Статья 'Contemporary vernacular architecture design for a Future design solutions of dwellings in hot-arid areas' - журнал 'Urban Studies' - NotaBene.ru
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Urban Studies

Contemporary vernacular architecture design for a Future design solutions of dwellings in hot-arid areas

Benyoucef Mohammed Yassine

Postgraduate student, the department of Architecture, People’s University of Friendship of Russia

117198, Russia, g. Moscow, ul. Miklukho Maklaya, 6

Razin Andrey Dionisovich

PhD in Architecture

Ph.D. in Architecture, Docent, People’s University of Friendship of Russia

117198, Russia, g. Moscow, ul. Miklukho-Maklaya, 6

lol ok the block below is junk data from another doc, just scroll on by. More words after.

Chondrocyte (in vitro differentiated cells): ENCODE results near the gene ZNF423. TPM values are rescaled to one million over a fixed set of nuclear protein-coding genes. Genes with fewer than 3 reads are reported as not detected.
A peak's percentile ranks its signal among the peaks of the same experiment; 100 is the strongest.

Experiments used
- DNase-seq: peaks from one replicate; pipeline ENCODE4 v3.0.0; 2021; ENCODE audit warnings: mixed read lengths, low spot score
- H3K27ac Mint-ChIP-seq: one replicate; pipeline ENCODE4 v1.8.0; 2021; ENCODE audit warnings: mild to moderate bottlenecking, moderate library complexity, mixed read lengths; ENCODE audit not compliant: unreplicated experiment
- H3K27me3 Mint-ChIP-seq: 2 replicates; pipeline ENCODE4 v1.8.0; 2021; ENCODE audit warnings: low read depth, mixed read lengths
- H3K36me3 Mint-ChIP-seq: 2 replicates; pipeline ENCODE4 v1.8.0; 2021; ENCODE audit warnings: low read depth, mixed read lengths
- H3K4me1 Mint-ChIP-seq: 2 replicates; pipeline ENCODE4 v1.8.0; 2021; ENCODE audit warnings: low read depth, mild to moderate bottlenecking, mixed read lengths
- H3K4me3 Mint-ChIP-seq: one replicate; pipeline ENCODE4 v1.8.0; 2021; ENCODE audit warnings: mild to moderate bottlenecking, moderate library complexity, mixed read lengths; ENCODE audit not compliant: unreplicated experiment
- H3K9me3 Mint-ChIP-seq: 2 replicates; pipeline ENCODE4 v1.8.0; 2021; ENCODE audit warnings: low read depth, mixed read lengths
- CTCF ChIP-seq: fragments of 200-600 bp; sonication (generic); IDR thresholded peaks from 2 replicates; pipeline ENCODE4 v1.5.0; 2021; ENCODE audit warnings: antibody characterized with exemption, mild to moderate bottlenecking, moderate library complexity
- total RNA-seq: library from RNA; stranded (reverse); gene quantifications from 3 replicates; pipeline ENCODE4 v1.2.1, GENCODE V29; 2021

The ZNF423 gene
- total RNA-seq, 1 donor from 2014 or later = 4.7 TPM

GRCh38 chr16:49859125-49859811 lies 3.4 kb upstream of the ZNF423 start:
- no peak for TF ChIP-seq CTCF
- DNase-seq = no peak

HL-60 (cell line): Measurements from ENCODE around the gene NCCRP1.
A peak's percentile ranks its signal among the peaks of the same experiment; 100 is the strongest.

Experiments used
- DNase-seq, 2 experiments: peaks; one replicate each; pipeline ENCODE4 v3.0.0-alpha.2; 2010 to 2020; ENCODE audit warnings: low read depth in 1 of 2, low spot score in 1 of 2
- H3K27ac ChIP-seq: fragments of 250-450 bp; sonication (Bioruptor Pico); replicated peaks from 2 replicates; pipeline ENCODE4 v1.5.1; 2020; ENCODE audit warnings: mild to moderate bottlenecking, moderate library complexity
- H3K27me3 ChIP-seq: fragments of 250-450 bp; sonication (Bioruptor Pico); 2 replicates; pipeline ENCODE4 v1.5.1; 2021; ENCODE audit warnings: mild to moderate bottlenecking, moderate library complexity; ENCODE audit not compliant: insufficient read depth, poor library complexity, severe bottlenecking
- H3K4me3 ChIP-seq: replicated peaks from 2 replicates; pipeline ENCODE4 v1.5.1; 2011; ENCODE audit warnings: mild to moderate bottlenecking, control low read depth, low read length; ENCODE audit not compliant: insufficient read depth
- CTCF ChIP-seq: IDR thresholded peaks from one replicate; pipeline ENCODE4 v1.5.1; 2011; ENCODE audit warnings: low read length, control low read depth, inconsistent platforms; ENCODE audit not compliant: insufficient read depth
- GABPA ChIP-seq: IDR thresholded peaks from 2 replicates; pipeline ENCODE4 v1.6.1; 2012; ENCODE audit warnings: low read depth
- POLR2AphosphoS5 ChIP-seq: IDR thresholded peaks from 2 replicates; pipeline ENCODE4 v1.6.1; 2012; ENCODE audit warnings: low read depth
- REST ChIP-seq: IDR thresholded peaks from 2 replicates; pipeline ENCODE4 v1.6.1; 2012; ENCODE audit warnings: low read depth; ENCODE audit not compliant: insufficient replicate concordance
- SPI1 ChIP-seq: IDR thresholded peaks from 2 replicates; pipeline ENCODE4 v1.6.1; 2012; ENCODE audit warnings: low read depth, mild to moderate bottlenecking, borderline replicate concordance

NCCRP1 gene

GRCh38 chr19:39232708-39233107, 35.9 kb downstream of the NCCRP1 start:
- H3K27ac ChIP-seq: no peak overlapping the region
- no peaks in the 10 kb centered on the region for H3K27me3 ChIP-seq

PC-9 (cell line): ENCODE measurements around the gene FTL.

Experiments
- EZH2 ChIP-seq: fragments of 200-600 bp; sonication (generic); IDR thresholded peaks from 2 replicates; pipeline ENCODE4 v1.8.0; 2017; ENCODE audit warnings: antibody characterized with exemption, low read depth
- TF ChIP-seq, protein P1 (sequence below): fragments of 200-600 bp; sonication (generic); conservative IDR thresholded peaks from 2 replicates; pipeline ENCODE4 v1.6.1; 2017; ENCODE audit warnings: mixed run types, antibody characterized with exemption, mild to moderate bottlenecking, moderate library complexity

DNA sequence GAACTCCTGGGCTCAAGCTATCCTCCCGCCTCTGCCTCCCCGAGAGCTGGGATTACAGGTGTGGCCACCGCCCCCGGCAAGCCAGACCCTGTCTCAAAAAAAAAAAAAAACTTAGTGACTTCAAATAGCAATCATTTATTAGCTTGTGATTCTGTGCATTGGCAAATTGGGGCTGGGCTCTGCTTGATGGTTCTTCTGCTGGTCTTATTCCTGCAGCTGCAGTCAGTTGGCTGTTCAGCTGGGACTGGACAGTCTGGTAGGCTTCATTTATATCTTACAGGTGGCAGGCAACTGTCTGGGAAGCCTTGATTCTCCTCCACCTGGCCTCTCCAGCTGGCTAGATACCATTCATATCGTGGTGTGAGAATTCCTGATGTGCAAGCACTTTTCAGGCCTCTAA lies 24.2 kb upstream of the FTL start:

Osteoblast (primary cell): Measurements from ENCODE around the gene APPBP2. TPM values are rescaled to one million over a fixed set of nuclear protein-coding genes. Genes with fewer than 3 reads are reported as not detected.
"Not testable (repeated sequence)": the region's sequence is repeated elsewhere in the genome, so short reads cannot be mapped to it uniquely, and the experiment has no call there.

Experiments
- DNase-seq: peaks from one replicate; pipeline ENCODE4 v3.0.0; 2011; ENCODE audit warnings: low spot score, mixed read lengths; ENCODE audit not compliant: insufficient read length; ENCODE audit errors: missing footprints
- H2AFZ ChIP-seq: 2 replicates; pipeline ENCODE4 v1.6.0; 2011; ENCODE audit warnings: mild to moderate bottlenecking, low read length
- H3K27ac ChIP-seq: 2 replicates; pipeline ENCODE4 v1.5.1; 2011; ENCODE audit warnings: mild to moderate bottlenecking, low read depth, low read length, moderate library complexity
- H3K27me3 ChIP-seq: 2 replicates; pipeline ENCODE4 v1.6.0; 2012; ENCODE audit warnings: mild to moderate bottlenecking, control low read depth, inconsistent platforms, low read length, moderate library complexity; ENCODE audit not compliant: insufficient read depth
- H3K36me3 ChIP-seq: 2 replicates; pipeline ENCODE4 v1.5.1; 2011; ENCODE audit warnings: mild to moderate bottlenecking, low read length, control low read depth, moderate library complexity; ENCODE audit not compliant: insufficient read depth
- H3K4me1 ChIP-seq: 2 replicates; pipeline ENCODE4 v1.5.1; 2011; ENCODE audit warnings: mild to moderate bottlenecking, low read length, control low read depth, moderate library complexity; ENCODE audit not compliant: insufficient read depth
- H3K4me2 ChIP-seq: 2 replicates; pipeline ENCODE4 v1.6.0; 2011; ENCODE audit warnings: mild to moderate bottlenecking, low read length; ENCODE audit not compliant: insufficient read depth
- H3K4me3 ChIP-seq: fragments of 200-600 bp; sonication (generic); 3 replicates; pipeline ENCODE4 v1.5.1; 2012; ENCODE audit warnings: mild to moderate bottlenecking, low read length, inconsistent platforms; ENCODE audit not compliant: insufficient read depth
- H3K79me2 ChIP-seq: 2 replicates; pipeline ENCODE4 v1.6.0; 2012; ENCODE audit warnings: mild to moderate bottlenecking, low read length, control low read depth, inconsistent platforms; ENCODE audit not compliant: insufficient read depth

Abstract: The article discusses the practice of contemporary vernacular architectural design, also the use of the different passive techniques in the contemporary architectural design of buildings. A brief description of the creativity of modern architects using vernacular architecture as sustainable solutions design for the construction of dwellings. The article notes that contemporary vernacular architecture is a solution for environmental design and the use of natural materials in the design and construction of dwellings, which gives sustainability to architectural designs and increasing in parallel with developments in technology for the new architectural and constructive solutions. The article is based on the analysis of traditional and modern architecture of dwellings, their characteristics and advantages of various methods of passive construction in hot-dry areas. The new contemporary vernacular architecture design is considered as sustainable architecture, which characterises par the adaptation, efficiency, and durability in these hot-arid conditions and can be a great source of architectural inspiration for new projects. The vernacular architecture is bioclimatic, ecological and sustainable and could be the key to the success of contemporary vernacular building envelope.